A soliloquy is where a character, onstage and alone, reveals their thoughts to the audience. Shakespeare, as The Tempest is not a tragedy, does not use many soliloquy’s, as the dramatic scenes in the play are enough to give accurate information to the audience. However, Shakespeare does use a few soliloquys, most notably through Prospero, for example, in Scene 5, Act 1, to end the play by telling the audience that he is giving up his magic.


An [Aside] is a stage direction which playwrights use to allow characters to address the audience, without the other characters noticing. Asides usually suggest that there is some form of conspiracy, deceit, or mocking in the scene. For example, in Act 3, Scene 1, Prospero frequently uses the aside: ‘[Aside] Poor worm, thou art infected’ to show the audience that he has planned this event.


Imagery in The Tempest is used to conjure vivid images which stretch the audiences imagination and emotionally involve them in the play. When the play was first written it was not performed with elaborate sets or costumes which meant that the audience were dependent upon their imagination when watching the play, so Shakespeare has used much imagery to provide the audience with: most basically – entertainment, insights into the nature of each character, and dramatic impact. One example of imagery in the play is when Prospero is telling Miranda about how they came to inhabit the island and he says ‘To cry, to th’sea, that roared to us; to sigh/To th’winds, whose pity sighing back again/Did us loving wrong.’ (Act 1, Scene 2) Shakespeare uses images of the sea and the wind, along with personification and the onomatopoeia of ‘roared’ to dramatise the event for the audience. Another is the ‘thunder and lightening’ used to make Ariel’s entrance during the harpy scene much more dramatic and powerful as the sound creates fear and shocks the audience.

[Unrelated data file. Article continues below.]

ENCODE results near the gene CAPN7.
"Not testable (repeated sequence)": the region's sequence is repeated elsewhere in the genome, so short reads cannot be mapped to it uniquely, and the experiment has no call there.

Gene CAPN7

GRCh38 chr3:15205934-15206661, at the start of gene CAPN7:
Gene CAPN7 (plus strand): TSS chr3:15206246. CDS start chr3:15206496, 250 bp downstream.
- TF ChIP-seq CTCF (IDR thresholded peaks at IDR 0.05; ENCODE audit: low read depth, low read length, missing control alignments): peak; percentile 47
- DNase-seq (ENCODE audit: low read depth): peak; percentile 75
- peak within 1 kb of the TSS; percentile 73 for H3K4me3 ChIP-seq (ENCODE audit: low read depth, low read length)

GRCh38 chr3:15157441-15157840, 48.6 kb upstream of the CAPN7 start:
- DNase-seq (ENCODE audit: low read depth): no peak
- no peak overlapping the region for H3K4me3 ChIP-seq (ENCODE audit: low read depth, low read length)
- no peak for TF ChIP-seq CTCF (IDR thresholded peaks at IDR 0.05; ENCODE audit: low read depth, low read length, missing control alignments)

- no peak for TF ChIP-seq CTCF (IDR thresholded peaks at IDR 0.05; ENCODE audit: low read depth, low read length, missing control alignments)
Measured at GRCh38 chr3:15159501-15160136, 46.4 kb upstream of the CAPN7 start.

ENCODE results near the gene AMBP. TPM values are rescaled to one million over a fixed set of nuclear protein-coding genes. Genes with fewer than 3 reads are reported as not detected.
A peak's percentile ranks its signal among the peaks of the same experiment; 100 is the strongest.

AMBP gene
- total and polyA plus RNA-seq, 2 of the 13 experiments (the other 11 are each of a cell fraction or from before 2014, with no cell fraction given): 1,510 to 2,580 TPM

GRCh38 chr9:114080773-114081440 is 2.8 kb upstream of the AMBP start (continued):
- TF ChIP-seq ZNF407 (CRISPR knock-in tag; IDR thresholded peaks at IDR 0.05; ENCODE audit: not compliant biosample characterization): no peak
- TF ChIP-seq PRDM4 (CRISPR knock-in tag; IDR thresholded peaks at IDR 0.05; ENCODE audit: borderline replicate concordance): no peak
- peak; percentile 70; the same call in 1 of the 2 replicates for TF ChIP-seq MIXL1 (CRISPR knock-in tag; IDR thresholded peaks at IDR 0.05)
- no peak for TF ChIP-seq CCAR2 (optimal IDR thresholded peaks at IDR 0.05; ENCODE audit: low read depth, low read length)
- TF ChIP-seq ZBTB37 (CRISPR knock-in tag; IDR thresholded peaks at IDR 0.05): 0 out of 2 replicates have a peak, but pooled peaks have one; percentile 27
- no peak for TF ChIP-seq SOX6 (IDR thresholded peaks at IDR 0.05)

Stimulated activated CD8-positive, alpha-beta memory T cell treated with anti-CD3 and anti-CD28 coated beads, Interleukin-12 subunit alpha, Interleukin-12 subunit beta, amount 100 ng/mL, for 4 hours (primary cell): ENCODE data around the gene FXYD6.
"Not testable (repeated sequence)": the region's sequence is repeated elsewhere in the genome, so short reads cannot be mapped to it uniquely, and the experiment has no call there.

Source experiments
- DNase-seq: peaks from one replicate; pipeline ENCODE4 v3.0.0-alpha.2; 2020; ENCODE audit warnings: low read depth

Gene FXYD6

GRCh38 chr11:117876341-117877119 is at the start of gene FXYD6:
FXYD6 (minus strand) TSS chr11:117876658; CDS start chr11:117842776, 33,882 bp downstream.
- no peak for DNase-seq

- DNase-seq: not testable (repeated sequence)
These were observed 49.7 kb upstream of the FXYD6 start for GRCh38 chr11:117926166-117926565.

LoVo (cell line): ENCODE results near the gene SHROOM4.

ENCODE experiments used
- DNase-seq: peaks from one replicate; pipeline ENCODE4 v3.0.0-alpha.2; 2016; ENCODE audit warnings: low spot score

Personification involves giving inanimate items human feeling or attributes. Prospero often uses personification, for example: ‘Fortune’ (Act 2, Scene 1), Destiny, Time, Mercy, and Patience and the capitalisation of these words suggests their importance and makes them appear human.


Shakespeare uses hyphen’s – putting together words to challenge the imagination which creates vivid images and supports the idea that the play is full of improbable and fantastical events. Some of these phrases are easily imagined and accessible for the audience to understand, such as ‘sea-nymphs’ and ‘fresh-brook’ (Act 1) whilst others, for example ‘sight-outrunning’ (Act 1) are difficult to image, yet still vividly powerful. This instability to cement the images suggests that the island is full of wonder and ever-changing reality which is a constant theme throughout the play.


Antithesis is when words or phrases are put together which oppose each other, for example, when Ferdinand discovers that his father is not dead he says ‘Though the seas threaten, they are merciful’ (Act 5, Scene 1) and this kind of antithesis is used frequently by Shakespeare throughout The Tempest as this opposition of threats and mercy powerfully expresses conflict, which runs through the entire play.